A. General Features The interval between the birth of a diploid cell and its subsequent division into two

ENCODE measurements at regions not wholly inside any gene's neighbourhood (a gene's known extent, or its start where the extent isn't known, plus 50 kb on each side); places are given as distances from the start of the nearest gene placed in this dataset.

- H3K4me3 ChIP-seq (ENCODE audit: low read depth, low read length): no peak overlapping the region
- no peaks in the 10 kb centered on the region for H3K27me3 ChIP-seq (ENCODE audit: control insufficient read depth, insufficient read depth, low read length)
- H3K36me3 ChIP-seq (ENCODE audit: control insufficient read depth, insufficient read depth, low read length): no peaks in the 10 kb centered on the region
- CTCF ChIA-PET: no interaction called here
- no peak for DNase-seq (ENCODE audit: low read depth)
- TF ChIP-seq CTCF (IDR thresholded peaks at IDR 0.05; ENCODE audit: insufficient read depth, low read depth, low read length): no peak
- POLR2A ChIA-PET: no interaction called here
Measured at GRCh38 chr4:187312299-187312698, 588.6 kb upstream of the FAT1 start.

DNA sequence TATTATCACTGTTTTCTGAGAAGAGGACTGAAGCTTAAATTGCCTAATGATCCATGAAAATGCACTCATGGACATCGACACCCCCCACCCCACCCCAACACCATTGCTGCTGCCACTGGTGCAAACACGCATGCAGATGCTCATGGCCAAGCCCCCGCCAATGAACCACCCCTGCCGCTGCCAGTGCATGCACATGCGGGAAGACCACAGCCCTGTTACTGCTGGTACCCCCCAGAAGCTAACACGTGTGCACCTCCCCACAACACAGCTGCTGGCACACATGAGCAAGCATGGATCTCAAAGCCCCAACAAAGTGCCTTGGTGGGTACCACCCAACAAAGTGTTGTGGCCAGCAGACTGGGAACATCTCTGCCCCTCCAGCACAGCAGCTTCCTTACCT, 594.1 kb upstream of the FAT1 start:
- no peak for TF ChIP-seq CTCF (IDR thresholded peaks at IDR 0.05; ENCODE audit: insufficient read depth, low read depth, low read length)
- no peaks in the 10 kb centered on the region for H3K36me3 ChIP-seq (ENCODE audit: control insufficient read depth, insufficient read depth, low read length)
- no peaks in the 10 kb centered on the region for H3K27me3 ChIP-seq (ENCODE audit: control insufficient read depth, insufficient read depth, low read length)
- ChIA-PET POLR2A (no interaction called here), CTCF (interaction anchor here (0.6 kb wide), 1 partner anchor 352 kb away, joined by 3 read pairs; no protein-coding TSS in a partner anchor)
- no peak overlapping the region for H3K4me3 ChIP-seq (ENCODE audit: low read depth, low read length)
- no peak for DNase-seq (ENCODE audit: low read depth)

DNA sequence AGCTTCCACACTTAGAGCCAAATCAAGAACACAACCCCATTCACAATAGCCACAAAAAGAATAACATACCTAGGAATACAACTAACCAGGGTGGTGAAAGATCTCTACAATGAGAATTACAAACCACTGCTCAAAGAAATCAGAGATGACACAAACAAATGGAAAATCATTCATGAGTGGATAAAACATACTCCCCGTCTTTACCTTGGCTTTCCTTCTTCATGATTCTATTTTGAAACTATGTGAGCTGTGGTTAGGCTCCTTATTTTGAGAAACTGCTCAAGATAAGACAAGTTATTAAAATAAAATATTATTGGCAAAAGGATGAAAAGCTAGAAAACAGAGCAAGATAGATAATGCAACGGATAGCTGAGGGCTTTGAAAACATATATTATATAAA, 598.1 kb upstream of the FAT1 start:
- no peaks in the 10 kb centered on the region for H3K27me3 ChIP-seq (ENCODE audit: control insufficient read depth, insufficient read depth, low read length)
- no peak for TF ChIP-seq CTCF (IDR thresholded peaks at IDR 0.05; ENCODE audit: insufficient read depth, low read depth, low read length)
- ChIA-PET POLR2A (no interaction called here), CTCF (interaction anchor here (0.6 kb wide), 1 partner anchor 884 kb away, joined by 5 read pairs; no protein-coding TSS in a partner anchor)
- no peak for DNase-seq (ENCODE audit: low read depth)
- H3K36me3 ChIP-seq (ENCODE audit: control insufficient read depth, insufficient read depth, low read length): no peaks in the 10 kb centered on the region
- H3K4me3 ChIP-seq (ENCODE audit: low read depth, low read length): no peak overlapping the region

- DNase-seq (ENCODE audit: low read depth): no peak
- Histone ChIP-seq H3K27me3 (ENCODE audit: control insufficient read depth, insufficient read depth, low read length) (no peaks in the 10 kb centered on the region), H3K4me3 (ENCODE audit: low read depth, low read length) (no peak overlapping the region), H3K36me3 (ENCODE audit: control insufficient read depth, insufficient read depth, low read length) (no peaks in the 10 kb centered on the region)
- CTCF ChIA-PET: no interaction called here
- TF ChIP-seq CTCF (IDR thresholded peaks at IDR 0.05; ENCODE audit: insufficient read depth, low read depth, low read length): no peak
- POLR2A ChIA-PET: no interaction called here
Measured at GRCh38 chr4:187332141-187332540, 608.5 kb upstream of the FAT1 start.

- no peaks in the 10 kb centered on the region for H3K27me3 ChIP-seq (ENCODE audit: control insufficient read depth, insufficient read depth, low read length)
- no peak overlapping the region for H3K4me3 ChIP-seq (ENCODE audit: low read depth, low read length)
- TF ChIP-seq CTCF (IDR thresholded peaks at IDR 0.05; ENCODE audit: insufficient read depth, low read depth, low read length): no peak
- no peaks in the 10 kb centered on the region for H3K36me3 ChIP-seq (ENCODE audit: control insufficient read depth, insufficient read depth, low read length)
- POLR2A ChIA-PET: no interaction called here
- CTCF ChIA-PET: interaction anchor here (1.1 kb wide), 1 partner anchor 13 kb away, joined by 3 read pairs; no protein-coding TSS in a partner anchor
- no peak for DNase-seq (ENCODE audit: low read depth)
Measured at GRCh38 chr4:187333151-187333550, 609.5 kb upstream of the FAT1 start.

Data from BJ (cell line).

daughter diploid cells is known as the cell division cycle, the mitotic cycle, or more simply, the cell cycle. The cell cycle is the life history of a dividing cell, comprising the duplication of its components increases in cell and nuclear volume, changes in chromatin conformation, and temporal changes in gene expression and enzyme activity which enable the cell to perform its many functions. In a now classic paper Quastler and Sherman1 used labeling procedures to measure the duration of the cell cycle and its component phases. The technique consists of pulse-labeling tissues with methyl-3H-thymidine ([3H]-TdR), followed by monitoring the rhythmic flow of a labeled cohort of cells into and out of mitosis. The relationship between the percentage of labeled mitoses (PLM) and time following the start of labeling can enable estimates of the duration of the cell cycle, mitosis, postmitotic interphase (Gl), DNA synthetic-(S)-phase, and postsynthetic interphase (G2) for a given meristem. For detailed accounts of the methods of calculations of these parameters see either Mitchison2 or Gould.3